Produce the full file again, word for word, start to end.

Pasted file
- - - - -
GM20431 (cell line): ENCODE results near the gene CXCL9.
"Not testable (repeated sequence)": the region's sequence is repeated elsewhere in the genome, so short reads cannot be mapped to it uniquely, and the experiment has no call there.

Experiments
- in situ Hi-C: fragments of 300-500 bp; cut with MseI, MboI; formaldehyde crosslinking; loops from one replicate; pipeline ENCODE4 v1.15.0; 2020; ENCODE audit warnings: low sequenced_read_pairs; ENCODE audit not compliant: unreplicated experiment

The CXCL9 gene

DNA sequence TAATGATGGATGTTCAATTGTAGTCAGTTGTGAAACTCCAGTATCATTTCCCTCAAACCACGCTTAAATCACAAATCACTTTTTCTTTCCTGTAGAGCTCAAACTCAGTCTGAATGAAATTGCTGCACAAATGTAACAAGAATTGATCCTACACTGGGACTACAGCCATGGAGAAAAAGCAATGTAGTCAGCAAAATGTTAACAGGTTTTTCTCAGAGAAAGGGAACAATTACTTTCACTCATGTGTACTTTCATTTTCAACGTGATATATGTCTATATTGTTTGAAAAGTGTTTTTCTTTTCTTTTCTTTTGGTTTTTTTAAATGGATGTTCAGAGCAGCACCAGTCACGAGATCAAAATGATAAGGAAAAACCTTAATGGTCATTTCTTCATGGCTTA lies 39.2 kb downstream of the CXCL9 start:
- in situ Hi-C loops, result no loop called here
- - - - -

GM20431 (cell line): ENCODE results near the gene CXCL9.
"Not testable (repeated sequence)": the region's sequence is repeated elsewhere in the genome, so short reads cannot be mapped to it uniquely, and the experiment has no call there.

Experiments
- in situ Hi-C: fragments of 300-500 bp; cut with MseI, MboI; formaldehyde crosslinking; loops from one replicate; pipeline ENCODE4 v1.15.0; 2020; ENCODE audit warnings: low sequenced_read_pairs; ENCODE audit not compliant: unreplicated experiment

The CXCL9 gene

DNA sequence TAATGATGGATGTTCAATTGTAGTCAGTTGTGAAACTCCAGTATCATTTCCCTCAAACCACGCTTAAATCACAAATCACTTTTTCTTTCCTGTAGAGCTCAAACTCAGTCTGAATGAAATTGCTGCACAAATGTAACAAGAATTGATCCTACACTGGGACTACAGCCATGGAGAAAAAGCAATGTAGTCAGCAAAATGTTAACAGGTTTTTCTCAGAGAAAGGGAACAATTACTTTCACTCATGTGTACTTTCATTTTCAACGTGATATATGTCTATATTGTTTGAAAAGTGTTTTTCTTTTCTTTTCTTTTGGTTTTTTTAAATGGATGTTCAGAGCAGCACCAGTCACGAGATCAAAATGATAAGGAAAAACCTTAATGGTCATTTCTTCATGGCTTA lies 39.2 kb downstream of the CXCL9 start:
- in situ Hi-C loops, result no loop called here